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Monday, October 18, 2010

Ten years to solve nature crisis, UN meeting hears

Hopetoun Falls, Beech Forest, near Otway Natio...Image via Wikipedia 'Ten years' to solve nature crisis, UN meeting hears...

Environment correspondent, BBC News, Nagoya, Japan

Delegates will consider adopting new set of targets for 2020 that aim to tackle biodiversity loss The UN biodiversity convention meeting has opened with warnings that the ongoing loss of nature is hurting human societies as well as the natural world.

The two-week gathering aims to set new targets for conserving life on Earth.

Japan's Environment Minister Ryo Matsumoto said biodiversity loss would become irreversible unless curbed soon.

Much hope is being pinned on economic analyses showing the loss of species and ecosystems is costing the global economy trillions of dollars each year.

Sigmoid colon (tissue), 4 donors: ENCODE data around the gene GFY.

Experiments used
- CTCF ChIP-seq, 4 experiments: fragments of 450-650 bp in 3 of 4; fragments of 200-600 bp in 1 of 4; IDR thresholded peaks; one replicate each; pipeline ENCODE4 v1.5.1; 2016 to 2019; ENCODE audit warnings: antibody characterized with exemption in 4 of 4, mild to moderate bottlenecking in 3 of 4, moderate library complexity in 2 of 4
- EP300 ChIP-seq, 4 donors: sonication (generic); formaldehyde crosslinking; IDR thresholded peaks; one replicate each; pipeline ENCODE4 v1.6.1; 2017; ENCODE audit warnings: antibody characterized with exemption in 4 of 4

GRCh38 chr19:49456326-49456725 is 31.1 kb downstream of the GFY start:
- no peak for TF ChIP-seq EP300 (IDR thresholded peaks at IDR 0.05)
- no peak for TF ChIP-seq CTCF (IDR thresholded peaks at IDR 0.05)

Ahmed Djoghlaf, executive secretary of the UN Convention on Biological Diversity (CBD), described the meeting in Nagoya, Japan, as a "defining moment" in the history of mankind.

Is wildlife being eaten to extinction?

"[Buddhist scholar] Daisetsu Teitaro Suzuki said 'the problem of nature is the problem of human life'. Today, unfortunately, human life is a problem for nature," he told delegates in his opening speech.

Referring to the target set at the UN World Summit in 2002, he said:

"Let's have the courage to look in the eyes of our children and admit that we have failed, individually and collectively, to fulfil the Johannesburg promise made by 110 heads of state to substantially reduce the rate of loss of biodiversity by 2010.

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At October 24, 2010 at 10:00 PM , Anonymous Multibrand said...

Let's hope that countries member of UN would all share the same opinion and feeling on the importance of maintaining nature's beauty and treasures.

At October 24, 2010 at 10:04 PM , Blogger Unknown said...

I second that, Harry. Thanks for your comments.



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